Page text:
CIS Seminar - Towards Automated Fact-checking
3:00 PM, Monday March 28 2016
235 Weir Hall
Towards Automated Fact-checking
Abstract: Computational Journalism is a relatively nascent research area which can be defined as the application of computation to journalism activities such as information extraction, verification, engaging data-driven report preparation, dissemination to consumers and so on. In this talk, the focus would be presenting works towards facilitating veracity checking of factual claims.
Politicians and media figures make claims about “facts” all the time. The new army of fact-checkers can often expose claims which are false, exaggerated or half-truths. For example, one of the Republican presidential candidates Donald Trump claimed that Mexico doesn't have birthright citizenship, and Americans are the "only ones" to have it; PolitiFact.com rated this factual claim as “False”. Technology, social media and new forms of journalism have made it easier than ever to disseminate falsehoods and half-truths faster than the fact-checkers can expose them. This “gap” in time and availability limits the effectiveness of fact-checking. We advocated the pursuit of a completely automatic fact-checking platform, investigated the technical challenges we will face in automating fact-checking, and proposed potential solutions. We developed a tool that helps journalists find political claims to fact-check. Now, we are developing an automated live fact-checking platform named ClaimBuster (http://idir.uta.edu/claimbuster). The platform aims to monitor live streams, websites and social media to catch factual claims, detect matches with a curated repository of fact-checks, and deliver the matches instantly to viewers; for professional fact-checkers, ClaimBuster will suggest new claims worth checking and provide computational tools that help the fact-checking process. This project, led by UTA, is a collaboration between computer scientists and journalism experts from UTA, Duke University, Google Research, and Stanford University.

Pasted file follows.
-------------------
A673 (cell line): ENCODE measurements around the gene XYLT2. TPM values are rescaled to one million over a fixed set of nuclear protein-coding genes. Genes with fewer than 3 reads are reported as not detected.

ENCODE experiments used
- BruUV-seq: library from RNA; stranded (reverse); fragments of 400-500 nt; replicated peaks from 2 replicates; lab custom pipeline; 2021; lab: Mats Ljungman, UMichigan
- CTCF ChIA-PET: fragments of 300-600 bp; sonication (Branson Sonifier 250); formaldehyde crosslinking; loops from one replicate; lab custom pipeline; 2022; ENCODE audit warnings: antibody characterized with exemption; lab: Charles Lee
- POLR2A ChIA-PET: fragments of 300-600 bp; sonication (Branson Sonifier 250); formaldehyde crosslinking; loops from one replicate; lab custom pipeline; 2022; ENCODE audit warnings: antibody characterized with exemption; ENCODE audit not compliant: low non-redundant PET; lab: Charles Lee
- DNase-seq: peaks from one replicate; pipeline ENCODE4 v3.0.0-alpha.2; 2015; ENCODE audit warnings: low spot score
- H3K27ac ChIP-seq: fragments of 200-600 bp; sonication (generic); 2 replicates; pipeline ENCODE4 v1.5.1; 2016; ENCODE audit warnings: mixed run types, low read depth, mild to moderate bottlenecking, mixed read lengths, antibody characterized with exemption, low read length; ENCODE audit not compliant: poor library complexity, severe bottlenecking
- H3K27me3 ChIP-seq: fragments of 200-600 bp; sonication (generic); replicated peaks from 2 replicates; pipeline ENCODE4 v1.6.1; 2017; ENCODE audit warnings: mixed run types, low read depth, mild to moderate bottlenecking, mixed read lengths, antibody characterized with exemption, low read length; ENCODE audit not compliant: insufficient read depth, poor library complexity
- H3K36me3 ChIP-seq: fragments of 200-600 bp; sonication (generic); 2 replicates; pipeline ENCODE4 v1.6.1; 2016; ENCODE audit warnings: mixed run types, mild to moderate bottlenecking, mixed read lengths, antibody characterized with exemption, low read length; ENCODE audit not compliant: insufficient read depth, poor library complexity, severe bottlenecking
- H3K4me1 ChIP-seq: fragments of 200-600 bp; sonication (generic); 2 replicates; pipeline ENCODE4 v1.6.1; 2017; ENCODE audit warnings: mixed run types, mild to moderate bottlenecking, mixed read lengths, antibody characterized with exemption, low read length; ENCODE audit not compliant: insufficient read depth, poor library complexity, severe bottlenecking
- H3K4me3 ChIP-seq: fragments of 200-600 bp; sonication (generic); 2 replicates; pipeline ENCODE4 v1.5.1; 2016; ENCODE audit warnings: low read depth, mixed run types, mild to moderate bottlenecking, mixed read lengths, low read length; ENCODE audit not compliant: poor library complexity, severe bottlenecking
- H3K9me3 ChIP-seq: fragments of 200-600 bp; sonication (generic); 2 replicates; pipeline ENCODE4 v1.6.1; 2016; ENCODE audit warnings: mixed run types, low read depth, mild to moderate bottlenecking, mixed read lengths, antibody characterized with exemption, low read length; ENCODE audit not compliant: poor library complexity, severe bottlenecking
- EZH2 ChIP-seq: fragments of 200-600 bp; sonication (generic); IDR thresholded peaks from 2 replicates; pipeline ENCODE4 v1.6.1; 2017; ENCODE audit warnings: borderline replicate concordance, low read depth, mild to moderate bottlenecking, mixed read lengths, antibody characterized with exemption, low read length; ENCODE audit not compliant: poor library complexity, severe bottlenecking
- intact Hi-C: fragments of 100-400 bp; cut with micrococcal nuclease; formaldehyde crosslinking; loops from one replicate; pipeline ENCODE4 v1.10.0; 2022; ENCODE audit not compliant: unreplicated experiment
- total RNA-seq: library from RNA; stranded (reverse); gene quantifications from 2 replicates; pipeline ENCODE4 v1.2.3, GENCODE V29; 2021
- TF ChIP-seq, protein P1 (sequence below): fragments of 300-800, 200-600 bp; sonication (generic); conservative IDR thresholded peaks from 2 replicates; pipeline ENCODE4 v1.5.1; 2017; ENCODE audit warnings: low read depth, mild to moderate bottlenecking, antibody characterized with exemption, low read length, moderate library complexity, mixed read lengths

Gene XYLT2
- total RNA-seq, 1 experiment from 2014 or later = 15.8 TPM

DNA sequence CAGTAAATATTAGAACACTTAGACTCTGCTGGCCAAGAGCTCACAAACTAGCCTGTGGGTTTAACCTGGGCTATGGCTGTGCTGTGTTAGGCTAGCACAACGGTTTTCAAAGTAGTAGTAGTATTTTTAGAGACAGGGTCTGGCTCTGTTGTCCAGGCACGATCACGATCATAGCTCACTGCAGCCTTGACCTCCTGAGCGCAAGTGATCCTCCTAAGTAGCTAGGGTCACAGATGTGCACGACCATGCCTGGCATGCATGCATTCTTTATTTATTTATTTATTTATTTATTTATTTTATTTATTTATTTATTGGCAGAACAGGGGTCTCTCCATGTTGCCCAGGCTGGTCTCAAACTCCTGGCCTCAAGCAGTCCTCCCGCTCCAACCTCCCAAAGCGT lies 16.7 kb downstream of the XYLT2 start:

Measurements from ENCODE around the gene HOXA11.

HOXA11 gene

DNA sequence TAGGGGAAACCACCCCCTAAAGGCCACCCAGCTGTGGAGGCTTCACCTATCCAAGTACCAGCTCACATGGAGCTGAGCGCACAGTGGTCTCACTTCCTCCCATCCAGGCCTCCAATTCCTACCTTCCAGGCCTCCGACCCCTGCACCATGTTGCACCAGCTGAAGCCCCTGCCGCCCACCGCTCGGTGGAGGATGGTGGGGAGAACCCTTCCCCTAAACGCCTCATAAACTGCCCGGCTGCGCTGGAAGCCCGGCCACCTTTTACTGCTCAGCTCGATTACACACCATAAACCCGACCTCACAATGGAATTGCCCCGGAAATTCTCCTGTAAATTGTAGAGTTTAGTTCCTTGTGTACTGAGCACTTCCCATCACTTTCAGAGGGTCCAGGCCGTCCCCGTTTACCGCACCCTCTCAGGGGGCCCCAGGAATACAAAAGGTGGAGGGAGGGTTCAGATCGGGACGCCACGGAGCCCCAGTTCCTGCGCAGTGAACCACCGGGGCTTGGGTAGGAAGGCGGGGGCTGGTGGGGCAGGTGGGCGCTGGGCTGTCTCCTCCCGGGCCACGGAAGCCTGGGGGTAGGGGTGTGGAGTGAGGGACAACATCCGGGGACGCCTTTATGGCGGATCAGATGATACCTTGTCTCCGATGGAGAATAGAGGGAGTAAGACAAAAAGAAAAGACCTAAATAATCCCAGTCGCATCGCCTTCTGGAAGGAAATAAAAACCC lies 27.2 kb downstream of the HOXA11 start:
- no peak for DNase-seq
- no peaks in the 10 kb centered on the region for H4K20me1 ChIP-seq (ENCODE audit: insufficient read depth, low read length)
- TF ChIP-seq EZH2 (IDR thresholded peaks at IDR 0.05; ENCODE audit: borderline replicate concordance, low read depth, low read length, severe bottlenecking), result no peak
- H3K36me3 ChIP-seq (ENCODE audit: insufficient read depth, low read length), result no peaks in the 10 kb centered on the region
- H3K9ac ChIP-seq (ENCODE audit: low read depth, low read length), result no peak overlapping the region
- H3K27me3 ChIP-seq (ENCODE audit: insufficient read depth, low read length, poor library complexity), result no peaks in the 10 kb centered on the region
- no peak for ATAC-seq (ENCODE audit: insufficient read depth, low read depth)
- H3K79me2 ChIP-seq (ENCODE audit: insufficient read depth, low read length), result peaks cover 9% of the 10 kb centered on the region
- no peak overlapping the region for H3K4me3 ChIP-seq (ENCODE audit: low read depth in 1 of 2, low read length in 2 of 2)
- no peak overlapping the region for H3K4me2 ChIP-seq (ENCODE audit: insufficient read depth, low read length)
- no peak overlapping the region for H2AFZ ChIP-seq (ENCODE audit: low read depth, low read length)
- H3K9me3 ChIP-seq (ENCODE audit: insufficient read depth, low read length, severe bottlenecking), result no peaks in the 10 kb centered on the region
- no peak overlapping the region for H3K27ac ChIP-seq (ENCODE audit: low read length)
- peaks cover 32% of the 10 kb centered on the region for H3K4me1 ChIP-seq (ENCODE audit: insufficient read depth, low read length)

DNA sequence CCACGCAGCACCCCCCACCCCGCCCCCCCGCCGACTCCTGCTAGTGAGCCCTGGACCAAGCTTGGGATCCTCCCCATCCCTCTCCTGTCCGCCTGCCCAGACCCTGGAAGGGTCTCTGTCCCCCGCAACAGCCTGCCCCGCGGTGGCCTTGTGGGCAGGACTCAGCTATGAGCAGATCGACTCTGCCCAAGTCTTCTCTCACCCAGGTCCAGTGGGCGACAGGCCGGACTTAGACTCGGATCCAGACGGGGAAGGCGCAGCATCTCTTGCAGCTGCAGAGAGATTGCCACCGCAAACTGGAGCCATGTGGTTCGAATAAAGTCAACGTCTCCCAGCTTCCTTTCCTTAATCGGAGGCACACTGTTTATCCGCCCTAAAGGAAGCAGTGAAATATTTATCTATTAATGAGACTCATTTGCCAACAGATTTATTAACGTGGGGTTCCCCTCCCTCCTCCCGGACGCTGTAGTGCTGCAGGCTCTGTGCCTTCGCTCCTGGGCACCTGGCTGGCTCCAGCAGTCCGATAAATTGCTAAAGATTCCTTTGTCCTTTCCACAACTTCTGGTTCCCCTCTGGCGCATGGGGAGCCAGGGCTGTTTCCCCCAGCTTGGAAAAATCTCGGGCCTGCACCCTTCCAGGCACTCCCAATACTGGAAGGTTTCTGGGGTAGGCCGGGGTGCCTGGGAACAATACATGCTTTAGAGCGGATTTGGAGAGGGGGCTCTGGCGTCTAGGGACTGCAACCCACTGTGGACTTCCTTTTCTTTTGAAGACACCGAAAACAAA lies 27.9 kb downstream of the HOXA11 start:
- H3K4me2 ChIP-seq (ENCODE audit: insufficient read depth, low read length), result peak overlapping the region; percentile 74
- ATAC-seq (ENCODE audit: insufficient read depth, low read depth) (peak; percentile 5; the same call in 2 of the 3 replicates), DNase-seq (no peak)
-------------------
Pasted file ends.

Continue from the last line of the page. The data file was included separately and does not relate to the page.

Bio: Naeemul Hassan is a computer science Ph.D. student from the University of Texas at Arlington (UTA). He works in the Innovative Database and Information Systems Research (IDIR) Lab under the supervision of Dr. Chengkai Li. His research interests are in several areas related to Database systems, Data Mining and Data Science. He has published research articles in prestigious venues such as VLDB, CIKM, ICDE and IEEE Transactions on Knowledge and Data Engineering (TKDE). His research has received grants from NSF, Knight Foundation and attracted substantial media attention from NBC, Poynter, New Scientist, Politifact and so on. One of his works won an Excellent Demonstration Award in VLDB 2014. Naeemul has done internships at AT&T and Qatar Computing Research Institute (QCRI). Before starting the Ph.D. program, Naeemul has worked as a lecturer in Daffodil International University after completing B.Sc. from Bangladesh University of Engineering and Technology (BUET).